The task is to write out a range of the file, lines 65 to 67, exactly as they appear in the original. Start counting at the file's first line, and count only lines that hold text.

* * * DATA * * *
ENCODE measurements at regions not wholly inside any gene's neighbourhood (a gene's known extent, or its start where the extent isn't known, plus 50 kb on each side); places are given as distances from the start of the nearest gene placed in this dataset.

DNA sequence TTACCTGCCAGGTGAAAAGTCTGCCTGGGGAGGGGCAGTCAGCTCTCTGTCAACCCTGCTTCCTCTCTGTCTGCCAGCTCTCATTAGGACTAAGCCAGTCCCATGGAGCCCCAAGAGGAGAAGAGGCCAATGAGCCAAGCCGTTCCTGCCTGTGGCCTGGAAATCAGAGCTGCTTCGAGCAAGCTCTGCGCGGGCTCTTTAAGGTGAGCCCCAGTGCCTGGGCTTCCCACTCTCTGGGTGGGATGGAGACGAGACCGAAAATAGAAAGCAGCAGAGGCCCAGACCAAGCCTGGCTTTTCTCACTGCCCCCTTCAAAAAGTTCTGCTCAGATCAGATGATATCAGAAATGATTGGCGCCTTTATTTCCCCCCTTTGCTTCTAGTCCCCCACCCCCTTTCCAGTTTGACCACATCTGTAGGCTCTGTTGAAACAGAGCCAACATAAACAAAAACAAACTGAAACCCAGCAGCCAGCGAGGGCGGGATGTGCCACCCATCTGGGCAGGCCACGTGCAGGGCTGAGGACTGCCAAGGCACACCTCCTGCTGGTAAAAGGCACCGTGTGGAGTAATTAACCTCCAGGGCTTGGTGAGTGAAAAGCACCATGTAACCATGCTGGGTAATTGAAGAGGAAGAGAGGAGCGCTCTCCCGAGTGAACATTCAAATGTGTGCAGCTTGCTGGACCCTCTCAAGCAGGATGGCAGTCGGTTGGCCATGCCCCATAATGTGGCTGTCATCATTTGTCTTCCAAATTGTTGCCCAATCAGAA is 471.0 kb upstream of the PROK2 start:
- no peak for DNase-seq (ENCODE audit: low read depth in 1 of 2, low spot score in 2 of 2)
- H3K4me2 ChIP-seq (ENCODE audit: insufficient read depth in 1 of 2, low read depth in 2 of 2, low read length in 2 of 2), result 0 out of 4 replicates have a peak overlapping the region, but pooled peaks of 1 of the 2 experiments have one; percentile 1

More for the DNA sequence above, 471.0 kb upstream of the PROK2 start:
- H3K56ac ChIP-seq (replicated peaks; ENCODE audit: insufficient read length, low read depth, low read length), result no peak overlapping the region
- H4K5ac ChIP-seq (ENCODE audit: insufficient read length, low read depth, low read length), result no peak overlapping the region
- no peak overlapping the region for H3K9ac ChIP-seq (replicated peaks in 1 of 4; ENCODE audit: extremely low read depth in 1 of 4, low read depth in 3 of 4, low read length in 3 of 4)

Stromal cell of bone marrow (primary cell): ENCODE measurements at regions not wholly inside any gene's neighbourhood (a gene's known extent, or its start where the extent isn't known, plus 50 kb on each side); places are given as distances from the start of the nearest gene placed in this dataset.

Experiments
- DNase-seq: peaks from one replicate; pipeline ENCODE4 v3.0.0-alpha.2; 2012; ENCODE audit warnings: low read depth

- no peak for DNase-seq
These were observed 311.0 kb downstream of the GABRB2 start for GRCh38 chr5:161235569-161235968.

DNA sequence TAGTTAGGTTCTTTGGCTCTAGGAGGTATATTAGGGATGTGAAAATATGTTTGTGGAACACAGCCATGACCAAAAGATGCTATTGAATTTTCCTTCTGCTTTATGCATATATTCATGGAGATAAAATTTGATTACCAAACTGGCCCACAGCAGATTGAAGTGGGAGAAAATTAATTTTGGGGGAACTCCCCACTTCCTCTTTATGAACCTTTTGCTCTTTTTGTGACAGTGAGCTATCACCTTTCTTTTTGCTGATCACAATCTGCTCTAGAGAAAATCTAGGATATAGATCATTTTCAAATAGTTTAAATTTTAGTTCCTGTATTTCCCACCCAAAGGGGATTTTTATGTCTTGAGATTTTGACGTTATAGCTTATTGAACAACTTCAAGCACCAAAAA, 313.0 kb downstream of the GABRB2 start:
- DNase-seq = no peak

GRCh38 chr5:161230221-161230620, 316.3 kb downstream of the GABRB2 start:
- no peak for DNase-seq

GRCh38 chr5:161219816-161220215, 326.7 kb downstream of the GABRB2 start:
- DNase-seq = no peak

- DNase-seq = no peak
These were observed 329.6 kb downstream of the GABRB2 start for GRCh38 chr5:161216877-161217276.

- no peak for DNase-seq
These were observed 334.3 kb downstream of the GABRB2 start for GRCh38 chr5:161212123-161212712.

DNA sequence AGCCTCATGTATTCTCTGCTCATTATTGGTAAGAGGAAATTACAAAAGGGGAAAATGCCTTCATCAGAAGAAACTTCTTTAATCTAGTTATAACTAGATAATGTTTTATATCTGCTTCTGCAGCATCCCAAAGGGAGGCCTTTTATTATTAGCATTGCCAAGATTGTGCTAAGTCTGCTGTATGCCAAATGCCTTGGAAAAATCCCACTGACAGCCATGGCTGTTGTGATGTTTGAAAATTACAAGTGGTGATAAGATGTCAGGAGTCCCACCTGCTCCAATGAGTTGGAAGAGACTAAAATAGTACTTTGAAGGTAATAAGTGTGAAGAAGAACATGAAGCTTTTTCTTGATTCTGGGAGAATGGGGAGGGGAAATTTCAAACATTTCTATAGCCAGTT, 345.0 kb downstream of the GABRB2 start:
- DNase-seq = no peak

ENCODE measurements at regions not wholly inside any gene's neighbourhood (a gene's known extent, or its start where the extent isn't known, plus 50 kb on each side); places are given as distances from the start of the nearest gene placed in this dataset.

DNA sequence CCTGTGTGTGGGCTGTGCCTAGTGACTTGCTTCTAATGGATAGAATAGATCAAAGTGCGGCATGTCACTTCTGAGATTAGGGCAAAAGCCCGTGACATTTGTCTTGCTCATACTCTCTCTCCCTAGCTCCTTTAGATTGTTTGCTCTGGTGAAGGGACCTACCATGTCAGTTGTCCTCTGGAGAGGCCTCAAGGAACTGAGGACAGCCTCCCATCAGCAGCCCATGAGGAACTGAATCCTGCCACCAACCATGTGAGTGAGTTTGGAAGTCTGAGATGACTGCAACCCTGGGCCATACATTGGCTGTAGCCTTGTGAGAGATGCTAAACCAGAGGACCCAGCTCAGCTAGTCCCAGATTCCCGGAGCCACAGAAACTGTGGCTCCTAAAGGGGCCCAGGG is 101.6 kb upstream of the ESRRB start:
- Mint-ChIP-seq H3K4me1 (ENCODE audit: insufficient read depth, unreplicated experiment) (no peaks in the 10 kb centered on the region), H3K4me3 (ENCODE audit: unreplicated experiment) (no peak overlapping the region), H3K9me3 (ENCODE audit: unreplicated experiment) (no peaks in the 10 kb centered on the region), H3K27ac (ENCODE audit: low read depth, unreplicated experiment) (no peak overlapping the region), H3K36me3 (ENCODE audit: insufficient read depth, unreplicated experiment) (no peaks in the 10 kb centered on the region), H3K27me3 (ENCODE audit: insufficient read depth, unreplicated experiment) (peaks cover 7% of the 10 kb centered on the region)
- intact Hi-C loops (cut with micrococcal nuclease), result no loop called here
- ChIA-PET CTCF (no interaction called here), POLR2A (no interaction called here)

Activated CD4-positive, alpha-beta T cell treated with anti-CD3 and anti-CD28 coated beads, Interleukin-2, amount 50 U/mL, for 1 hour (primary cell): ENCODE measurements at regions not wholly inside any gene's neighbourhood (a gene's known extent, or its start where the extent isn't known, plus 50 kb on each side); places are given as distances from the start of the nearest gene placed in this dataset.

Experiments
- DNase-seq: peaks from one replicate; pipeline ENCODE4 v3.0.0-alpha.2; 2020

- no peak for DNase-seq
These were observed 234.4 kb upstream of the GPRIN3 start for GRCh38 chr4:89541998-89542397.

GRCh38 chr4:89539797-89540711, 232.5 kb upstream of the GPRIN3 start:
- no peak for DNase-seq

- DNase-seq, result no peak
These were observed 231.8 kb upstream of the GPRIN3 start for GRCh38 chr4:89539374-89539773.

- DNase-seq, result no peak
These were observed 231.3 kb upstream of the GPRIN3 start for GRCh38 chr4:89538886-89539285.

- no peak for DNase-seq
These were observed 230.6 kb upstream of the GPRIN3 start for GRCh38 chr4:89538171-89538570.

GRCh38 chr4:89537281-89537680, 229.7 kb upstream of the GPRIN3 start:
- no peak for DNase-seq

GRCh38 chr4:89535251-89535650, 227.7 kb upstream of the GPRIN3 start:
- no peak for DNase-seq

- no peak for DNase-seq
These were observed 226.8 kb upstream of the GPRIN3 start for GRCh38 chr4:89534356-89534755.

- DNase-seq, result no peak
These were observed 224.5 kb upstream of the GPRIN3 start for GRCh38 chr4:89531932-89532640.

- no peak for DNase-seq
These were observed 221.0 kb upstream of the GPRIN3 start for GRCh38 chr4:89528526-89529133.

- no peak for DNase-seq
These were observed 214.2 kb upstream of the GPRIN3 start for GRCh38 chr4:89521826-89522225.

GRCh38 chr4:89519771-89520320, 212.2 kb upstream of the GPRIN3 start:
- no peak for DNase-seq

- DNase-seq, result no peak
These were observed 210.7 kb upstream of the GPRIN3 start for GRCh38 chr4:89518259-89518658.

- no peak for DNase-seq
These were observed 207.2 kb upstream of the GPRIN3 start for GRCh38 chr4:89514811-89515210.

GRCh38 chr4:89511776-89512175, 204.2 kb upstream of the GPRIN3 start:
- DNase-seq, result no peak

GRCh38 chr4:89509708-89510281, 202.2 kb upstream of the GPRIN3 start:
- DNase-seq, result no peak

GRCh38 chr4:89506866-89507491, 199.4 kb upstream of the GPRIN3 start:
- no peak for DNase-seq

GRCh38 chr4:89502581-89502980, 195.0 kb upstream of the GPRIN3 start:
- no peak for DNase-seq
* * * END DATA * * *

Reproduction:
- DNase-seq, result no peak

GRCh38 chr4:89506866-89507491, 199.4 kb upstream of the GPRIN3 start:
- no peak for DNase-seq